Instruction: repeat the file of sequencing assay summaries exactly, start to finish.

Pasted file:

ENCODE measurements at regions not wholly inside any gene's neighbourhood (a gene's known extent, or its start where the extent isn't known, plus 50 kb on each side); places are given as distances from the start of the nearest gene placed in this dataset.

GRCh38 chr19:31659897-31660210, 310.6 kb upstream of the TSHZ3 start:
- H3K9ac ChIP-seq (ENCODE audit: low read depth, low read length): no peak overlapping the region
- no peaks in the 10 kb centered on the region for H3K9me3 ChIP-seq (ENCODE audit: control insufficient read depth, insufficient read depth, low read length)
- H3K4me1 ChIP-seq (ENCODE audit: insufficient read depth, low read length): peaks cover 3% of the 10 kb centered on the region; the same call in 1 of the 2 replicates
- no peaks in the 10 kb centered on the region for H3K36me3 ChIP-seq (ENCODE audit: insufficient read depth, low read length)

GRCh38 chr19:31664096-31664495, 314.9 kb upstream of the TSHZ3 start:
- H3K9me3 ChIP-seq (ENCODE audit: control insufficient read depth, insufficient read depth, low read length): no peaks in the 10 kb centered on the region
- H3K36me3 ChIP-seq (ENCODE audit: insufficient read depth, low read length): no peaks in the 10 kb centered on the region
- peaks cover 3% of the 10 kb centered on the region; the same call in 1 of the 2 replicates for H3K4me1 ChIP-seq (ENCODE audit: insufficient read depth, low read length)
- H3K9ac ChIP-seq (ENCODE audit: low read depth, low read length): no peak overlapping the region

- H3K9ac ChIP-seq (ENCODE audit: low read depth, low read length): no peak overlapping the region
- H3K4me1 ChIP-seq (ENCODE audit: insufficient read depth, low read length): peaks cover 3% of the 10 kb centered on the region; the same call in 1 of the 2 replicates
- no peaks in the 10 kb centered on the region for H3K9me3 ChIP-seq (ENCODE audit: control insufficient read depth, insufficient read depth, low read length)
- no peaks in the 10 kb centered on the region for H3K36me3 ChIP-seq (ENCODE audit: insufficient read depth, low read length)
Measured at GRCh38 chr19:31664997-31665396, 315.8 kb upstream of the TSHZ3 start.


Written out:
ENCODE measurements at regions not wholly inside any gene's neighbourhood (a gene's known extent, or its start where the extent isn't known, plus 50 kb on each side); places are given as distances from the start of the nearest gene placed in this dataset.

GRCh38 chr19:31659897-31660210, 310.6 kb upstream of the TSHZ3 start:
- H3K9ac ChIP-seq (ENCODE audit: low read depth, low read length): no peak overlapping the region
- no peaks in the 10 kb centered on the region for H3K9me3 ChIP-seq (ENCODE audit: control insufficient read depth, insufficient read depth, low read length)
- H3K4me1 ChIP-seq (ENCODE audit: insufficient read depth, low read length): peaks cover 3% of the 10 kb centered on the region; the same call in 1 of the 2 replicates
- no peaks in the 10 kb centered on the region for H3K36me3 ChIP-seq (ENCODE audit: insufficient read depth, low read length)

GRCh38 chr19:31664096-31664495, 314.9 kb upstream of the TSHZ3 start:
- H3K9me3 ChIP-seq (ENCODE audit: control insufficient read depth, insufficient read depth, low read length): no peaks in the 10 kb centered on the region
- H3K36me3 ChIP-seq (ENCODE audit: insufficient read depth, low read length): no peaks in the 10 kb centered on the region
- peaks cover 3% of the 10 kb centered on the region; the same call in 1 of the 2 replicates for H3K4me1 ChIP-seq (ENCODE audit: insufficient read depth, low read length)
- H3K9ac ChIP-seq (ENCODE audit: low read depth, low read length): no peak overlapping the region

- H3K9ac ChIP-seq (ENCODE audit: low read depth, low read length): no peak overlapping the region
- H3K4me1 ChIP-seq (ENCODE audit: insufficient read depth, low read length): peaks cover 3% of the 10 kb centered on the region; the same call in 1 of the 2 replicates
- no peaks in the 10 kb centered on the region for H3K9me3 ChIP-seq (ENCODE audit: control insufficient read depth, insufficient read depth, low read length)
- no peaks in the 10 kb centered on the region for H3K36me3 ChIP-seq (ENCODE audit: insufficient read depth, low read length)
Measured at GRCh38 chr19:31664997-31665396, 315.8 kb upstream of the TSHZ3 start.